We don’t have access to a whole lot of this, so I’ll keep it relatively brief, and say that this is still predominantly (90%+) Malbec, with small splashes of Cabernet Sauvignon and Cabernet Franc. It’s a nervy beauty, with intense berry fruit drenched in citrus-peel acidity and tangy/salty minerals. The density and purity at 13.9% listed alc is difficult to fathom.

Please limit order requests to 24 bottles of Malbec and 6 bottles of Eggo, and we’ll do our best to fulfill all requests. The wines should arrive in a week or two, at which point they will be ready for pickup or shipping during the next temperature-appropriate shipping window.


Full Pull Raconteur

February 1, 2017

Hello friends. One of the most exciting wineries to hit the Washington scene the past few years has been Jeff Lindsay-Thorsen’s WT Vintners. By evening (and probably a good chunk of day), Jeff is the Wine Director at RN74 in Seattle, which means he basically tastes every important wine that comes into Seattle. That gig came after previous stints at Cascadia, Wild Ginger, and Café Juanita. I’d also lay better than even odds that Jeff is going to be Seattle’s next wine pro to pass the Master Sommelier exam. He has a wickedly sharp palate, and a clear point of view, honed from tasting thousands of wines for his various restaurant gigs. To wit, here is an excerpt from Jeff’s winemaking philosophy:

From our inception I strive to be the conduit from which our vineyards speak. Minimal additions are made in the winery beyond yeast and the occasional racking off solids. I avoid the use of new oak in favor of used barrels, which add a bit of texture and little else. Foremost, I want our wines to serve as the champions of Washington’s extraordinary terroir. By utilizing whole clusters, versus just the berries, during fermentation I attempt to coax both greater structure and more savory flavors and aromas in our Syrah. With each vineyard we work closely with the vineyard’s manager and owner to reduce crop loads and find the optimal time to harvest, which is often weeks before our neighbors. By picking early I ensure the vineyard’s voice is heard and not lost to high alcohols and overtly fruity wines. Ultimately, I am attempting to make the wines I want to drink, wines of place, wines that complement a meal and wines that tell a story. I want them to be delicious as they are interesting.

We’ve offered the main-label WT Vintners wines on a number of occasions (and we’ll include one WT wine as a bonus at the bottom of today’s offer), but today’s focus is on Jeff’s newest project: Raconteur Wine Company. While WT focuses entirely on single-vineyard wines, Raconteur is “a series of multi-vineyard wines at maverick level affordability with unparalleled provenance and quality.” (Somewhere John McCain is applauding the use of “maverick.” Or maybe Tom Cruise.)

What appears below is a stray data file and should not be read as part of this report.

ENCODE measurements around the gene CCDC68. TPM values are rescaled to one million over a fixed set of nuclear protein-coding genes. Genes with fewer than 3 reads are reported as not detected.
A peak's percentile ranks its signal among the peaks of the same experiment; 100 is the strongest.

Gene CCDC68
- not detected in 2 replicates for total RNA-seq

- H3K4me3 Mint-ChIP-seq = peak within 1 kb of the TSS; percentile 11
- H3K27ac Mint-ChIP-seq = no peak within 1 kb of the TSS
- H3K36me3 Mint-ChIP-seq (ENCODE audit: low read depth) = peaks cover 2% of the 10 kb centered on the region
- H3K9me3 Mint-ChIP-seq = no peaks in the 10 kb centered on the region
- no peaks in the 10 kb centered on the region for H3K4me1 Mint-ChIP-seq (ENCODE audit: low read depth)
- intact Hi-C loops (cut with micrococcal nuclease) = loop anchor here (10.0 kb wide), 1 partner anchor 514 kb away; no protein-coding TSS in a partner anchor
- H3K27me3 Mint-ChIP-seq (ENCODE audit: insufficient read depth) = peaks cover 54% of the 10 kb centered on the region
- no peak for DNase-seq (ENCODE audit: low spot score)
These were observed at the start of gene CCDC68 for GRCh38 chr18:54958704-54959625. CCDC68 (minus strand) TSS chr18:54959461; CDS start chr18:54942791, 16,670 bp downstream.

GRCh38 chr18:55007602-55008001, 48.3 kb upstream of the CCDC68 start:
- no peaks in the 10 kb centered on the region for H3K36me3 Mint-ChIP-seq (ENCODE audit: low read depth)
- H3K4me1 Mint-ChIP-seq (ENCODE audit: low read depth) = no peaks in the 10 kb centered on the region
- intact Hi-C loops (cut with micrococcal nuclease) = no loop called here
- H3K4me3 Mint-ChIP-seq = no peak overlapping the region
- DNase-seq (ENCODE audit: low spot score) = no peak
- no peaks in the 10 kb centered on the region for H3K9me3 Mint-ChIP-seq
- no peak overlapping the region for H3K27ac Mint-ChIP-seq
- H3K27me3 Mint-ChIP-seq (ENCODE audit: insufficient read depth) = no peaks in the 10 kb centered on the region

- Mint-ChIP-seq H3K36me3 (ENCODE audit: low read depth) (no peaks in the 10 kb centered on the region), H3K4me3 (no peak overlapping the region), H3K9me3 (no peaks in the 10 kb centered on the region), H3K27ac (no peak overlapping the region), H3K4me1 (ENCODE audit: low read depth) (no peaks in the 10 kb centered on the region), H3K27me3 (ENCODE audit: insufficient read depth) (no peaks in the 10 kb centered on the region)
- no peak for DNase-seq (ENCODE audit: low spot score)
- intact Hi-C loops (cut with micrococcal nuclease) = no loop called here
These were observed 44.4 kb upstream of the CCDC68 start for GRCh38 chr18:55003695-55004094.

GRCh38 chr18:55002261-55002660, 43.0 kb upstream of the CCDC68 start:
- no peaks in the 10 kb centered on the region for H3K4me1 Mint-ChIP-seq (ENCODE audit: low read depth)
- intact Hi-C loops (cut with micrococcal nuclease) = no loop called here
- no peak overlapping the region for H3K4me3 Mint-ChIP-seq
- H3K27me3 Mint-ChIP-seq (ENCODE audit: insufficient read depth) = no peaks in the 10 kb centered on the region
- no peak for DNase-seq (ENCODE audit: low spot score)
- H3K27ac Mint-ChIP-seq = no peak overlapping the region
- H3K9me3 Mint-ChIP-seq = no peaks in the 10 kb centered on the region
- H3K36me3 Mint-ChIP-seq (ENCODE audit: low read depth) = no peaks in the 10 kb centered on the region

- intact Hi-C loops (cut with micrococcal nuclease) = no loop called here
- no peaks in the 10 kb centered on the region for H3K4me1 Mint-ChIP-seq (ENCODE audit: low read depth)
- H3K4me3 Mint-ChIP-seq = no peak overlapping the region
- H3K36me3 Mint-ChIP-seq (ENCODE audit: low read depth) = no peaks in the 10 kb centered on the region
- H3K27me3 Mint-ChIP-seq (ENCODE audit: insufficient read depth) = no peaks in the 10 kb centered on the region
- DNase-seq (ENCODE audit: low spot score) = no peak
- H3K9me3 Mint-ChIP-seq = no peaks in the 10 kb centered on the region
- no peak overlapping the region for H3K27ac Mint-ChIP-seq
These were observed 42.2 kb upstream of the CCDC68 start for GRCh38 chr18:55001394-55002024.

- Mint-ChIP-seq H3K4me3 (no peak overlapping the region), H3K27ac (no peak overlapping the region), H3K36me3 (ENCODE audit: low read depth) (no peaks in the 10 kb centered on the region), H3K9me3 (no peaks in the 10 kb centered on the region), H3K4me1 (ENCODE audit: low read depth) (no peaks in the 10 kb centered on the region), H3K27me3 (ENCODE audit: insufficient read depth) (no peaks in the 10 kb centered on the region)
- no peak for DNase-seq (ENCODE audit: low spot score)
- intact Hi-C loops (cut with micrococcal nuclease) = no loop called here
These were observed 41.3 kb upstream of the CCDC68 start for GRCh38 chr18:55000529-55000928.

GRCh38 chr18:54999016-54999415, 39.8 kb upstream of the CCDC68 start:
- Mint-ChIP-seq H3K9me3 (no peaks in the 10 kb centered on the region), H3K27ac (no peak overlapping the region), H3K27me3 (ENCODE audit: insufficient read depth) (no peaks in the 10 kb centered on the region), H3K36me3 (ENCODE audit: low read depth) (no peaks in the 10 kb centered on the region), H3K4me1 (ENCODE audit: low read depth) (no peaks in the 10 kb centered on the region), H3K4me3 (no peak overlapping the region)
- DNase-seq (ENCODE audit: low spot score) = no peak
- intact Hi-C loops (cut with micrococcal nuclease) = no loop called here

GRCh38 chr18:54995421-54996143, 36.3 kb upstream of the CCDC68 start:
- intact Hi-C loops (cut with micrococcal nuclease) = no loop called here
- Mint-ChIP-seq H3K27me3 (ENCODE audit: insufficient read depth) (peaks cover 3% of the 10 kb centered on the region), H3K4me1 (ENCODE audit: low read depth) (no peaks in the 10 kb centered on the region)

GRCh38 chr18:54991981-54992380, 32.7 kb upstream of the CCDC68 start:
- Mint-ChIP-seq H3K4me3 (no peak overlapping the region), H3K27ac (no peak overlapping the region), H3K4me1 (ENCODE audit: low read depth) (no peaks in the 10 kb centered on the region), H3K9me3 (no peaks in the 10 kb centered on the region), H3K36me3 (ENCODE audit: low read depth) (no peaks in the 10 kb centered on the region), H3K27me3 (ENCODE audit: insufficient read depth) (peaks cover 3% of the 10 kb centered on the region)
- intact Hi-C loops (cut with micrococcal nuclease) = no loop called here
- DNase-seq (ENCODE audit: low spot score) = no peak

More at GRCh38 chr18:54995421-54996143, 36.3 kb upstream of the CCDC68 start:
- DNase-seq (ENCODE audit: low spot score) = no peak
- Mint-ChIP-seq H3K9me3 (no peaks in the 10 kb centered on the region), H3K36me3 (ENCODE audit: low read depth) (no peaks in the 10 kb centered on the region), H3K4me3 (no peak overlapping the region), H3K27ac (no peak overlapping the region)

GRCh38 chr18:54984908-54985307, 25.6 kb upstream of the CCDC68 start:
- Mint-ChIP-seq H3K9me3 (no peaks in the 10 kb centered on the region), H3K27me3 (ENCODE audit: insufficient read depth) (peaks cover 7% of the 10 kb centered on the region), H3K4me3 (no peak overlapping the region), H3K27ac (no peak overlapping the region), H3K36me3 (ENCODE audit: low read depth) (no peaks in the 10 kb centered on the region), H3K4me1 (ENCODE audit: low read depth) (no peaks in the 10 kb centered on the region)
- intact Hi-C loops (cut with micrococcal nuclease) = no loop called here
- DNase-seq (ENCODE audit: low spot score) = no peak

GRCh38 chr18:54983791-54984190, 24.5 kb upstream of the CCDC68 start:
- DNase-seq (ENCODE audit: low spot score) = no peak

Both Raconteur wines from the debut release offer fine value for the price, and a clear introduction to Jeff’s house style.

2015 Raconteur Wine Co. White

I will admit, I had my reservations, having never seen Chenin Blanc (75%) and Gruner Veltliner (25%) blended. But what works is that both play on the savory side of the white wine spectrum, and the result is a savory white indeed. The nose offers lentils and sweet corn, earthy honey and peach fruit. The palate is dry and brightly acidic, with a beautiful acid-mineral spine propping up a lovely mix of fruit and savory tones. A unique, complicated Washington white.

2015 Raconteur Wine Co. Red

I thought this Rhone blend was outstanding when I sampled it, and after learning the vineyard sources, the quality makes sense: Les Collines and Stoney Vine and Destiny Ridge for the Syrah; Olsen for Grenache; Boushey for Mourvedre. That is not a list of vineyards that typically makes its way into sub-$20 wines.

This begins with a nose of cherry, strawberry fruit leather, and subtleties of mineral and fragrant garrigue. The palate possesses serious heft and intensity. You can almost see JLT going through barrels in his winery. All the elegant barriques: into WT Vintners. All the rustic, overtly generous barriques: into Raconteur. The result is that this may be Jeff’s most approachable wine yet. It has burly back-end tannins, and a real sense of charm and character throughout. I continue to believe that the sub-$20 red Rhone blend category is one where Washington can really make a splash, and this is another fine piece of evidence.

2014 WT Vintners Mourvedre Boushey Vineyard

Just a quick little bonus here. I wanted to offer it because it’s so rare to see varietal Mourvedre from Washington, and this one was just so damned good. It all starts with the grower, of course, and no one knows Rhone varieties in Washington better than Dick Boushey. Jeff has crafted a glorious wine out of Dick’s farming work, with a super expressive, animal nose of plum, leather, and roasting game birds. Smelled like good Bandol to me. Vibrant, energetic, downright thrilling Mourvedre, with plenty of density and palate-weight on a sculpted 13.6%-alc frame. Really a wonderful take on this variety.

First come first served up to 24 bottles total (mix and match as you like), and the wines should arrive in a week or two, at which point they will be ready for pickup or shipping during the next temperature-appropriate shipping window.